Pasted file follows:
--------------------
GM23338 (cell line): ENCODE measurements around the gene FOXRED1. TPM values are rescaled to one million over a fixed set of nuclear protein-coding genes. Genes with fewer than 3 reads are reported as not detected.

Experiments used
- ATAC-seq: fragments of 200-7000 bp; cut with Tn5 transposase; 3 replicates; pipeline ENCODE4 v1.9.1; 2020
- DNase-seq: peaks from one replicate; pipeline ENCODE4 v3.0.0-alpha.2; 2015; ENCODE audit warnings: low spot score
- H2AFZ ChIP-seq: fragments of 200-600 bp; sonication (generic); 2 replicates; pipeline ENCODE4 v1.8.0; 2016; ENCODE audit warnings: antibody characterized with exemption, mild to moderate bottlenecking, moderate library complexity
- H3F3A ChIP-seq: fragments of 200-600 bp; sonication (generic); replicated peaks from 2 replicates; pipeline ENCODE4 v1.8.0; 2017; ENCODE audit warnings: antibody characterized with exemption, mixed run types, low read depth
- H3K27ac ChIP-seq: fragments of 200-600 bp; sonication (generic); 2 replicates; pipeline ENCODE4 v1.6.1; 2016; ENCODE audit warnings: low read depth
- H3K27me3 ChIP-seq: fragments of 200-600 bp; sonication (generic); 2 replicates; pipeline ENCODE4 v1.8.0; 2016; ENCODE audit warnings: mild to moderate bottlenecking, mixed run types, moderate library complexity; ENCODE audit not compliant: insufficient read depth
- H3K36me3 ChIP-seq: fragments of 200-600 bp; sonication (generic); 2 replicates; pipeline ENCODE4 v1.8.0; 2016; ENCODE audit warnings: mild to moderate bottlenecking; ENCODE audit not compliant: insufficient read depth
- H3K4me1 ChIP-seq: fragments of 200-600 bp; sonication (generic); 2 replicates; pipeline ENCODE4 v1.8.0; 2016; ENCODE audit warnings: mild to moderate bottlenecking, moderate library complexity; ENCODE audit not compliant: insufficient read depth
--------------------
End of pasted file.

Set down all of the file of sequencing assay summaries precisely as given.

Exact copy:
GM23338 (cell line): ENCODE measurements around the gene FOXRED1. TPM values are rescaled to one million over a fixed set of nuclear protein-coding genes. Genes with fewer than 3 reads are reported as not detected.

Experiments used
- ATAC-seq: fragments of 200-7000 bp; cut with Tn5 transposase; 3 replicates; pipeline ENCODE4 v1.9.1; 2020
- DNase-seq: peaks from one replicate; pipeline ENCODE4 v3.0.0-alpha.2; 2015; ENCODE audit warnings: low spot score
- H2AFZ ChIP-seq: fragments of 200-600 bp; sonication (generic); 2 replicates; pipeline ENCODE4 v1.8.0; 2016; ENCODE audit warnings: antibody characterized with exemption, mild to moderate bottlenecking, moderate library complexity
- H3F3A ChIP-seq: fragments of 200-600 bp; sonication (generic); replicated peaks from 2 replicates; pipeline ENCODE4 v1.8.0; 2017; ENCODE audit warnings: antibody characterized with exemption, mixed run types, low read depth
- H3K27ac ChIP-seq: fragments of 200-600 bp; sonication (generic); 2 replicates; pipeline ENCODE4 v1.6.1; 2016; ENCODE audit warnings: low read depth
- H3K27me3 ChIP-seq: fragments of 200-600 bp; sonication (generic); 2 replicates; pipeline ENCODE4 v1.8.0; 2016; ENCODE audit warnings: mild to moderate bottlenecking, mixed run types, moderate library complexity; ENCODE audit not compliant: insufficient read depth
- H3K36me3 ChIP-seq: fragments of 200-600 bp; sonication (generic); 2 replicates; pipeline ENCODE4 v1.8.0; 2016; ENCODE audit warnings: mild to moderate bottlenecking; ENCODE audit not compliant: insufficient read depth
- H3K4me1 ChIP-seq: fragments of 200-600 bp; sonication (generic); 2 replicates; pipeline ENCODE4 v1.8.0; 2016; ENCODE audit warnings: mild to moderate bottlenecking, moderate library complexity; ENCODE audit not compliant: insufficient read depth